Do Stars Shine Brightly At LA Private Schools?
The Daily Truffle posted a list of celebrities who graduated from Los Angeles area schools. Although L.A. is thought of as a city of transplants, natives can be found hiding in the manicured landscape. And I should know, since I’m one of them.
Having grown up in Beverlywood and attended Crossroads from 8-12th grades, I was amused by the Truffle’s list. It was, of course, heavily weighted toward the obvious sort of celebrity (I saw no brain surgeons or physicists on the list, although I’m sure there are some who graduated from my alma mater). And it made me think about the celebrity kids I went to school with, as well as the exposure to the celebrity culture my daughter might have as she makes her way through the L.A. private school scene.
I graduated from Crossroads in 1986, along with a good number of immensely bright and talented people, some of who are now mildly famous. Take, for instance, Anthony Wilson, an incredible working musician who plays guitar all over the world, or the bluegrass singer Gillian Welch. Matthew Tyrnaur, a roving editor for Vanity Fair who wrote, directed and produced last year’s documentary, “Valentino, The Last Emperor,” is a huge talent. How about Richard Rushfield, a terribly sardonic writer who, after publishing a couple of books, has finally hit his stride with the recently released American Idol: The Untold Story. Another example is Crossroads alum Maya Rudolph, who’s simply one of the funniest women ever on SNL.
Here’s the rub, though: for every superbright, very accomplished, fabulously erudite alum there are the duds who ruin it for everyone. While I can crow about my talented aforementioned classmates, there’s a Crossroads wall of shame, too. Poor Gary Coleman graduated in my Crossroads class. Performance genius Peter Sellars’ daughter, Victoria, went to Crossroads as well (her nickname was Pebbles, she has since been in porn, say no more). And, finally, just to utterly destroy any sense of pride I might have had, mental giant Brody Jenner (of reality show “The Hills” fame) graduated from Crossroads, too. Not exactly a sterling endorsement.
Perusing the list further, I came to the conclusion that, if you want your kid to have mega studio contacts, sending the tyke to Crossroads or Harvard Westlake is probably a sound move. There’s a ton of kids of Hollywood power players at these schools, and since Hollywood is merely an extension of high school socially (although played for higher stakes), there’s value in who you know. When I looked at Buckley’s “star” alums, though, it seemed resolutely “D” list: Paris Hilton, Alyssa Milano, Melissa Rivers.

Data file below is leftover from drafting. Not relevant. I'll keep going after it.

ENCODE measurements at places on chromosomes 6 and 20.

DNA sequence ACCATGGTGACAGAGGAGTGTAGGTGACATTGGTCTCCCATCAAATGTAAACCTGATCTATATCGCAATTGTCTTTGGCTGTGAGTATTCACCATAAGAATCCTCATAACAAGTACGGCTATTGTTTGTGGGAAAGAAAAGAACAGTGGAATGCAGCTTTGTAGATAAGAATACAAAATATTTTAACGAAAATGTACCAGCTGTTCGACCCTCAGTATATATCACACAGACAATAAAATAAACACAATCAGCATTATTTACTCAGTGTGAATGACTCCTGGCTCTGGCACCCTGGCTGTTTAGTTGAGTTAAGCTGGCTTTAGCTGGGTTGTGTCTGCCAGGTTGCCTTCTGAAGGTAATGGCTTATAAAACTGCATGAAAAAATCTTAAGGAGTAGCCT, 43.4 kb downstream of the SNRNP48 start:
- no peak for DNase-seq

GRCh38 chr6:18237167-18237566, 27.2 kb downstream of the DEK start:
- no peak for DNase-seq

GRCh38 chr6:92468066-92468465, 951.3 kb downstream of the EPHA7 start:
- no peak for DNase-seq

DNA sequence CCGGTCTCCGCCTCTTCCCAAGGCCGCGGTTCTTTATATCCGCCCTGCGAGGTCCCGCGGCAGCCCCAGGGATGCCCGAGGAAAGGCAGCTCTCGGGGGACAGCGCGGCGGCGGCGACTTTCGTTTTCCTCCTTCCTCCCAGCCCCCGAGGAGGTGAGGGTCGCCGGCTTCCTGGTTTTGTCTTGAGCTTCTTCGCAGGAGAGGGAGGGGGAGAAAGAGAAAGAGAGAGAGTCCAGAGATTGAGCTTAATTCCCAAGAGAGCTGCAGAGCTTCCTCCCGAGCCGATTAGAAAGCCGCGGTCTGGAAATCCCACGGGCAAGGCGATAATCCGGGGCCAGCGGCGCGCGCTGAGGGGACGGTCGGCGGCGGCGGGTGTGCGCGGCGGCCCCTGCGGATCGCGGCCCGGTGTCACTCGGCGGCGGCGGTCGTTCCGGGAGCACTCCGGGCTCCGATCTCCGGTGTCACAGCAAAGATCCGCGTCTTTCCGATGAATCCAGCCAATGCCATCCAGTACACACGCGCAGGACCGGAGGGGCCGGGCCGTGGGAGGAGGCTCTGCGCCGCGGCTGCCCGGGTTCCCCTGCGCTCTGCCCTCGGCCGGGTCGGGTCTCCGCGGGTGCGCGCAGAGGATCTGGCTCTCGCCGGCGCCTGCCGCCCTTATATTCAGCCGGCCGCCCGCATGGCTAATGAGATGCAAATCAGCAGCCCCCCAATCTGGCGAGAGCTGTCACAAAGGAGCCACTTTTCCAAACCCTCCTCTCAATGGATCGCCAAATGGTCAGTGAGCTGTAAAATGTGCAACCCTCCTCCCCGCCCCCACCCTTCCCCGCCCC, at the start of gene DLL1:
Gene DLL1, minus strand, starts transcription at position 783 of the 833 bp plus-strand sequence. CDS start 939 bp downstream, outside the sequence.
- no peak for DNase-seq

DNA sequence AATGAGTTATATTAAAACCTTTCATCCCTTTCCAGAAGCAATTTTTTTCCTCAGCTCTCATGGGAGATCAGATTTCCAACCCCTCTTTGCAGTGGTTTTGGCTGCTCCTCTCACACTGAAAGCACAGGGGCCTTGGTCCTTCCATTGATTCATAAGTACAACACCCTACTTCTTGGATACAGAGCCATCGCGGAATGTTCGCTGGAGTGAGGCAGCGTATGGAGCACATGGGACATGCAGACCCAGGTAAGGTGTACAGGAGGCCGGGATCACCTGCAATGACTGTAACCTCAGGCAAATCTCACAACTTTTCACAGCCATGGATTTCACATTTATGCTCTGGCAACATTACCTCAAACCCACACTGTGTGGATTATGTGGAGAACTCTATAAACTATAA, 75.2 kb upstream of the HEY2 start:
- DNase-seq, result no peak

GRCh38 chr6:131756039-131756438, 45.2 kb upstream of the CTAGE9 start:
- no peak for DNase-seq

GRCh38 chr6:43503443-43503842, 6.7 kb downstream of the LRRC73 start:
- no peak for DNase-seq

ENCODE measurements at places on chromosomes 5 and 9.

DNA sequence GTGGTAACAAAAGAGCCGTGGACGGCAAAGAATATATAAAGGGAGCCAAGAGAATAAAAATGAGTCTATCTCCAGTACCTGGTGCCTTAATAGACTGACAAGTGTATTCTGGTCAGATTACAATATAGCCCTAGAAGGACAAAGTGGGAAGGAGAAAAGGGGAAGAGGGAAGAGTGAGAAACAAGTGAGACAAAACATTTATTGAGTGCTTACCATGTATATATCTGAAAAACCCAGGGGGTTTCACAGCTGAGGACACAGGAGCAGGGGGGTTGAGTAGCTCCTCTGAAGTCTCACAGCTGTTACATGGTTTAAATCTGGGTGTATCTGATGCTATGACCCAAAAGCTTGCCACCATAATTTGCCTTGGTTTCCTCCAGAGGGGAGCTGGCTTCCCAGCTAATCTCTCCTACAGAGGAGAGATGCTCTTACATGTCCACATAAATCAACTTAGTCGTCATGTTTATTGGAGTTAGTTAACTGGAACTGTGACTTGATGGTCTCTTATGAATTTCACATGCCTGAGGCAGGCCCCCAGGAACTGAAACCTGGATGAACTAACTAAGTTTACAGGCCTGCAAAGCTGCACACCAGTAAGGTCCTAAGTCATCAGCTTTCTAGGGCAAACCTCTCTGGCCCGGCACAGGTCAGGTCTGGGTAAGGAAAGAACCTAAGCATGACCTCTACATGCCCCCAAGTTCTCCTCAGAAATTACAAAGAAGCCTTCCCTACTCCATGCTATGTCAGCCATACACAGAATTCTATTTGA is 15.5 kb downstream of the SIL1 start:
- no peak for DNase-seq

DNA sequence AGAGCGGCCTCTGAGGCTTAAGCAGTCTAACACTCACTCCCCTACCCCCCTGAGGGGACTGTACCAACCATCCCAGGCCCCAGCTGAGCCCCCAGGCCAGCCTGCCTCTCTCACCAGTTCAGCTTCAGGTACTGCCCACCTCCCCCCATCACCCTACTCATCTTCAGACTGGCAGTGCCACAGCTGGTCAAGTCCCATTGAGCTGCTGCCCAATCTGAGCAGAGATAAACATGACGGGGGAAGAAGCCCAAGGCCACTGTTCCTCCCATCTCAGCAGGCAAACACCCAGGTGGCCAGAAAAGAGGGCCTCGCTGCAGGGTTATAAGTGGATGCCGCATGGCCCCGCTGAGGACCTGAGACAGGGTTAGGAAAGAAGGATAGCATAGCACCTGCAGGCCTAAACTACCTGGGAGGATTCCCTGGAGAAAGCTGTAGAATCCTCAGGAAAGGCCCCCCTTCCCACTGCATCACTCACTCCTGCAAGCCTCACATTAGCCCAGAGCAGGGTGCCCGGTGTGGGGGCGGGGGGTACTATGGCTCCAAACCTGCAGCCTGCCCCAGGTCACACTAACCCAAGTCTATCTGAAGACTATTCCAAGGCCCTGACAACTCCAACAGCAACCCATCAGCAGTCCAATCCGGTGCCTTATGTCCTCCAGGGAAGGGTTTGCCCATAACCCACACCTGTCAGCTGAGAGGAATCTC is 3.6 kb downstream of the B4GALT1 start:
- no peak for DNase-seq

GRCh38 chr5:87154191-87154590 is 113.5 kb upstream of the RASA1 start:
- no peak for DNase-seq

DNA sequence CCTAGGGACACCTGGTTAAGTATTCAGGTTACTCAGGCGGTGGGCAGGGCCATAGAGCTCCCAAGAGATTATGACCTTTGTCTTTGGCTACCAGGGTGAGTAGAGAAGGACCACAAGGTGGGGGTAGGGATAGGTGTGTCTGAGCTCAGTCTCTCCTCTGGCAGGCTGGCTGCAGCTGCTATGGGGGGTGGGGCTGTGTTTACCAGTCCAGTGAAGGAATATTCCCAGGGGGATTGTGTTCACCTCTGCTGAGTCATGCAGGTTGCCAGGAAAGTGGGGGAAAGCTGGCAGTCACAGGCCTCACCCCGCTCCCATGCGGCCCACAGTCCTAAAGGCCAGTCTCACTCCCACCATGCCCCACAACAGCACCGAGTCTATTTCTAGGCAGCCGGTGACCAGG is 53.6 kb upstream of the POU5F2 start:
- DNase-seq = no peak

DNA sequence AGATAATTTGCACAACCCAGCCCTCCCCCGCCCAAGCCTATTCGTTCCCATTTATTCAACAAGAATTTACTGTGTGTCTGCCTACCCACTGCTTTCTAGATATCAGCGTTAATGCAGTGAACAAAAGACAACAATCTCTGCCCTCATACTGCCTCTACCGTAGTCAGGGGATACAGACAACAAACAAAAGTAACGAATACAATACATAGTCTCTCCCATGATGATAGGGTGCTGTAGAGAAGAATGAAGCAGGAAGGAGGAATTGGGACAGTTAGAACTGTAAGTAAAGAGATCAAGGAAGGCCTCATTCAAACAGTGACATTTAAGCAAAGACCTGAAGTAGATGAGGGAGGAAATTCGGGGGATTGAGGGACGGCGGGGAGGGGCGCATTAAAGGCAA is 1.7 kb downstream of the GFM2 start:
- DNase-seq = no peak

The determination I’ve made is that sending kids to school with celebrities is probably unavoidable in Los Angeles, but not really a positive. It’s one thing to get a great education and then go out there and conquer the world, but that’s not what celebrity kids do. They are a distraction from the education, a sort of private school sideshow that titillates the ordinary students, but ultimately adds nothing to the academic experience. I may have graduated with Gary Coleman, but I do not remember him in any of my classes. He was like a celebrity ghost.
Now that my daughter attends Mirman, I wander around the campus sometimes, looking for the evidence of celebrity. I haven’t found it. It may exist there, somewhere, but at Mirman academic accomplishment seems to trump all. Whether they’re figuring out a math proof, composing a poem, or performing in a play, the school’s emphasis is on who you are as a person and what you can produce, not where you came from and who you know. And who knows? Anna just might be sitting next to a future Nobel Prize winner, or the inventor of the next Facebook, or maybe just a really good, really nice kid who will be her loyal friend forever. You never know.
Editor’s Note: The Willow’s School has had it’s share of notable celebrity kids. The daughters of Bruce Willis and Demi Moore were students there. So was Courtney Love’s daughter. And Steven Spielberg’s kid. There is currently a major, A+List celebrity family at the school. For privacy reasons, I won’t mention the name. But, it does make for fun “star-sightings!”